Tennessee Education Association

Great Public Schools for All Students


TEA defends principals' rights

Three former Cheatham County principals will now receive back-pay after TEA filed suit against the district for unfairly demoting the three educators.

TEA filed suits on behalf of members Jenny Simpkins, Tim Ray and Angela McCarthy after former Cheatham County director of Schools Tim Webb demoted each principal without completing proper evaluations.

“This ruling proves that an appropriate, fair evaluation system is just as important for administrators as it is for teachers,” said Rick Colbert, TEA general counsel. “Fortunately, state law requires districts to evaluate administrators to protect them from being unfairly targeted like what occurred in this case.”

This win is one more example of the importance of administrators belonging to the Tennessee Education Association.

Read more about the case in the Tennessean article below.

From the Tennessean:
Three former Cheatham County school administrators who were transferred to teaching positions three years ago by former director of schools Tim Webb prevailed in a lawsuit they filed against the school district.

Jenny Simpkins, Tim Ray and Angela McCarthy filed suitsafter they were removed from their positions at the end of the 2011-2012 school year and reassigned to the classroom.

Simpkins was removed as principal at Sycamore High School and reassigned to a teaching position at Cheatham County Central High School.

Ray was removed as principal at the former Cheatham Academy (alternative school) and placed as a teacher at the same school.

Both Simpkins and Ray have since retired from the school district.

McCarthy was removed as assistant principal at Harpeth Middle School. After the decision was made, she took a job in Dickson County as the assistant principal at William James Middle School in White Bluff, which remains her current position.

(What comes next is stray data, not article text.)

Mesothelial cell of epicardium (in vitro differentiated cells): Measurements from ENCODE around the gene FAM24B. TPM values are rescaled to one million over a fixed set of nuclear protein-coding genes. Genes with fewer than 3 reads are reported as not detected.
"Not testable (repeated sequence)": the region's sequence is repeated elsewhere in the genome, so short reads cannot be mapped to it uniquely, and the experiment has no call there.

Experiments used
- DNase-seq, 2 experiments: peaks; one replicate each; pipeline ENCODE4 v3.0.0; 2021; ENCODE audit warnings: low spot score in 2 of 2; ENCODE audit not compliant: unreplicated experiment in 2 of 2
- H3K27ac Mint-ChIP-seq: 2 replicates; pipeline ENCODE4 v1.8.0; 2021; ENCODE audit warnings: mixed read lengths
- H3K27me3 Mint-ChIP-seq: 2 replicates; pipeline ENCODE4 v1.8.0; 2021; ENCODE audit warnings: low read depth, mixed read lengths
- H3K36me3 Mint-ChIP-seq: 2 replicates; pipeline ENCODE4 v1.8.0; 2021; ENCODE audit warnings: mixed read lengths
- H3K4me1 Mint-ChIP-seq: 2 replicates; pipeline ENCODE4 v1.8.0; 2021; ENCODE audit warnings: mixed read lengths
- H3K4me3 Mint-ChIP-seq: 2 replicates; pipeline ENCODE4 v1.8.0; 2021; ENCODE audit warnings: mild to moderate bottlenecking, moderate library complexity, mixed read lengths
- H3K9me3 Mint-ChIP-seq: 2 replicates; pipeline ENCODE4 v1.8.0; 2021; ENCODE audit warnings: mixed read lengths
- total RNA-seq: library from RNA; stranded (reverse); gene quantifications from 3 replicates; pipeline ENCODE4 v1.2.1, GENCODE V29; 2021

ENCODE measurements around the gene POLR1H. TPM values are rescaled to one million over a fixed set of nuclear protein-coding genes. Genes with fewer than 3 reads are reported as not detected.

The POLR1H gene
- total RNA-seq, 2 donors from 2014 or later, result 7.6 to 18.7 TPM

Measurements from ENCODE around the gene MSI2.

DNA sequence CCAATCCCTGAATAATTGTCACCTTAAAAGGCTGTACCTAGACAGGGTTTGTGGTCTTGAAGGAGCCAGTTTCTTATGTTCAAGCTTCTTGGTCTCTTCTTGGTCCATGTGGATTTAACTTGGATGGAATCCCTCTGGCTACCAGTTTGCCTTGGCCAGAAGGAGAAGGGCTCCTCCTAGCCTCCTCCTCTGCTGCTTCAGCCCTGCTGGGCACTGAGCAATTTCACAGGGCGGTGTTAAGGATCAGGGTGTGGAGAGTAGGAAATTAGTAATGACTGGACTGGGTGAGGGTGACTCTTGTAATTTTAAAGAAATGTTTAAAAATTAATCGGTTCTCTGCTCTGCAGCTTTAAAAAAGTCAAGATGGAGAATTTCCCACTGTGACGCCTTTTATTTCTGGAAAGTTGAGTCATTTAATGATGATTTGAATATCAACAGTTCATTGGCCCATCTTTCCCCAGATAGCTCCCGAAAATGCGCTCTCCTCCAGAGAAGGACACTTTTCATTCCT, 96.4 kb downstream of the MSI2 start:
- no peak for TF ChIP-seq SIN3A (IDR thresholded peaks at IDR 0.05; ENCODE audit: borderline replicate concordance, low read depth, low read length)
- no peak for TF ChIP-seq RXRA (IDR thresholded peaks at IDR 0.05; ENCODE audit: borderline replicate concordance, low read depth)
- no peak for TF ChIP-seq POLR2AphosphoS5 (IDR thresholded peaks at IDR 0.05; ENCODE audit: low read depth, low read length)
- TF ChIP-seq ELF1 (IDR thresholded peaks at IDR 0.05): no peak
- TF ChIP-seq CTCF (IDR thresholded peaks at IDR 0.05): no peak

All three maintained that Webb, who served as the director of schools from November 2010 to June 2012, never conducted evaluations on them during the 2011-2012 school year.

By not having the evaluations, the three maintained it was in violation of Tennessee State Board of Education policy and Cheatham County School Board policy.

Tennessee State Board of Education policy states a state-trained local evaluation facilitator should complete an evaluation process on every teacher and administrator in the school district.

Cheatham County School Board policy states the director of schools is responsible for ensuring that all administrative and supervisory personnel are evaluated annually.

In making his ruling, Wallace said all the i’s were not dotted and all the t’s were not crossed by the school district.

He said no specific reasons were given for the transfers of Simpkins, Ray and McCarthy and the evaluations were not done according to both state and local policy.

"The court finds no evidence that they (the transfers) were necessary," Wallace said.

Webb testified that the transfers were requested by the incoming administration for the 2012-2013 school year, which included current director of schools Stan Curtis and former chief academic officer Sharon Kinnard.

However, both Curtis and Kinnard testified that they did not make the specific requests.

In his ruling, Wallace noted that the testimony of Curtis and Kinnard was not consistent in regards to what Webb told the court.

The judge went on to say that there was no “apparent rhyme or reason” on record to transfer Simpkins, Ray and McCarthy.

Wallace pointed out that the cases were a result of Webb's "action or inaction" and not reflective of Curtis' administration.

Wallace ruled that all three receive monetary damages for the 2012-2013 school year — the immediate year following their transfers.

They will be paid the difference in salary from the 2011-2012 school year to the 2012-2013 school year.

For Simpkins, the decrease in pay for returning to the classroom was estimated at $23,800. The amount for Ray was estimated at $22,000. The two will also be compensated for their longevity pay.

The difference in salary for McCarthy from her previous Cheatham County job and the position she took in Dickson County is estimated at $6,000.

In addition, she will be compensated for having to pay a higher amount in health insurance in Dickson County for the 2012-2013 school year (which is estimated at about $6,000) and losing her longevity pay and three personal days in Cheatham County.

The defendant (the school district) is also responsible for court costs.

A final amount on what the school district must pay the three is not yet known as the numbers must be calculated.

A damage hearing is set for Jan. 19 if the two parties can't come to terms on the amount to be paid to Simpkins, Ray and McCarthy.


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